Connecting Your CS Strategy with Your Data: High Touch Vs. Low Touch
Awesome. I’m also watching the time, and I think we went only through 20% of the things that I had prepared. So definitely, we have to do another round, we’ll have a part two, because this is an interesting topic. Now, I want to I want to ask you: is there a connection between the type of customer success strategy a company has and the customer data they collect? For instance, if we follow a high-touch strategy approach, what type of customer data do we need versus a tech-touch approach? Let’s deep dive into two different approaches and give some examples.
Listen, maybe we start at a high level, okay. Like what is the big difference between the two? The one thing to remember is that high touch is more consultative. And then, tech touch is more transactional, automated, right? So we’re gonna have a lot more consultative touchpoints in a high-touch model versus a tech touch. The higher the CSM to customer ratio, the more I want to gauge whether my automated tech charge and digital experiences are working. And by the way, with a high touch, I believe we can actually collect more specific data about the customer.
Imagine you have 17,000 customers, and all of them are less than $200 a month in MRR. You might not have a deep relationship with everyone, so you might really look into more engagement metrics and things of that nature. I just wanted to clarify why there’s a big difference between the different data approaches. Let’s make a list of all the different types of data points that we might collect for customer data. I’m gonna make a quick list for you — feel free to take a screenshot. Add more if you think there’s more, because, you know — I know a lot, but I don’t know everything.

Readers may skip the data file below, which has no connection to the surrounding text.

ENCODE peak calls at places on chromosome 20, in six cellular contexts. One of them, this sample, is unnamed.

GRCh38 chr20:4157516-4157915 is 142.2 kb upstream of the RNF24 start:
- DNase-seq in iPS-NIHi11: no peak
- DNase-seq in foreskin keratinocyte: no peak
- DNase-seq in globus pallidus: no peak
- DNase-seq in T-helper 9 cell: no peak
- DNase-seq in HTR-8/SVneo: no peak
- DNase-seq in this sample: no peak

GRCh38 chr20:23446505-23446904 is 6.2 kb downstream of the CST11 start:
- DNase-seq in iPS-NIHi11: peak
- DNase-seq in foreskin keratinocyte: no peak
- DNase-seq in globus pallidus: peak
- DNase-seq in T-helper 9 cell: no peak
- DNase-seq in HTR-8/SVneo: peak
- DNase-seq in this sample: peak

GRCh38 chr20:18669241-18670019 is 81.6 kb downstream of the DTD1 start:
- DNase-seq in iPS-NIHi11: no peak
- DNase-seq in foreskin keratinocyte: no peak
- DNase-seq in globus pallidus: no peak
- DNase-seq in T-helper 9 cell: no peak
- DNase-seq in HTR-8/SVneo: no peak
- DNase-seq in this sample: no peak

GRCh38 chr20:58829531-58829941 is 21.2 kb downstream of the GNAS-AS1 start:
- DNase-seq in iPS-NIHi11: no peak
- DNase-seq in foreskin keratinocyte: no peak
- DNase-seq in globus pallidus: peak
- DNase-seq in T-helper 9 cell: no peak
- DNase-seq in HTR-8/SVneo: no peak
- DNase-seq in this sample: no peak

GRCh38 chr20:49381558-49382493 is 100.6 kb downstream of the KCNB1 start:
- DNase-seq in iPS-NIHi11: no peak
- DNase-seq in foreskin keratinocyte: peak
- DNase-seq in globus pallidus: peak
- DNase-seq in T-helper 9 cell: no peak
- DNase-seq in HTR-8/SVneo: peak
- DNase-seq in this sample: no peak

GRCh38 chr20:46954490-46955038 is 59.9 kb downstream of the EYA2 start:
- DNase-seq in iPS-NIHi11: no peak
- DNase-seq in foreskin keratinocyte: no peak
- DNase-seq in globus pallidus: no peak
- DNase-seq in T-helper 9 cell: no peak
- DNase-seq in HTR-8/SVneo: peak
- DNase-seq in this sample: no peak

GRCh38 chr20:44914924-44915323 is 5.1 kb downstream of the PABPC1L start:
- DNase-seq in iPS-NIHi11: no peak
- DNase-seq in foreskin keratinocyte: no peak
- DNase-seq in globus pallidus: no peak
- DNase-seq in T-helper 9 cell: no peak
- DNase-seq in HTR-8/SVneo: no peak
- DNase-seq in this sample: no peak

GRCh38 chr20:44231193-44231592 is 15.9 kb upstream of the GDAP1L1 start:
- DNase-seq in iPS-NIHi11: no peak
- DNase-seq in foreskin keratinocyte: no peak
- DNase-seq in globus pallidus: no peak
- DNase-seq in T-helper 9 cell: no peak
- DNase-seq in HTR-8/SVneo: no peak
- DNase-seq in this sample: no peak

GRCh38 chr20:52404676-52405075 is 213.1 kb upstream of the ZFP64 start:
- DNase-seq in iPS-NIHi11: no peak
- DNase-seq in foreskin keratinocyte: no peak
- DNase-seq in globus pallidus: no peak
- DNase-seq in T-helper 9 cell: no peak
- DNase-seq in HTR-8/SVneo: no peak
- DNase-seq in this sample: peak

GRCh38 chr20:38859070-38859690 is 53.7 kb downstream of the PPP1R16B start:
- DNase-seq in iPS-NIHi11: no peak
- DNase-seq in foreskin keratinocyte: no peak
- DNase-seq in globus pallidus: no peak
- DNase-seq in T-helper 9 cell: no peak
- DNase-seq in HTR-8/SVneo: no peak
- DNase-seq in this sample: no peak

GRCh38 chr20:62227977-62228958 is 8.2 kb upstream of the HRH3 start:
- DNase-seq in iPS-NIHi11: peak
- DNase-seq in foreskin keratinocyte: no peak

Okay, so one: product adoption. Obviously, both high touch and low touch or digital touch, if you will, are going to collect that. I think the big difference is: what they are going to collect. And so here, what I’m seeing for high touch, we might still collect usage data from the system itself. So usage trends, key features — all of that would be very relevant. The problem is when we have a very high-touch model, sometimes we don’t have access to it. So what do you do: can you actually make a list of the features or modules that they have purchased? If I have a pure digital touch, and it’s like a product, usually, I would just track what features they’re using in the system. It will be harder for me to say what each of them bought. And then compare, you would see that less. So, this is more common here: we actually have specific things like how many users and what the utilization percentage is. Here, I would say, I would look into frequency of usage and depth of usage. And then I would also ask myself: you know, I have some guided in-app tours — is that being used? Is my digital experience being effective or not? Whereas here, I will take a look at, you know, did they sign up for training? Do they have certificates? I’m not saying this is completely true here and here. But this is kind of like trends, if you will, that’s the big difference that I’m seeing. You might have all of them in all of them.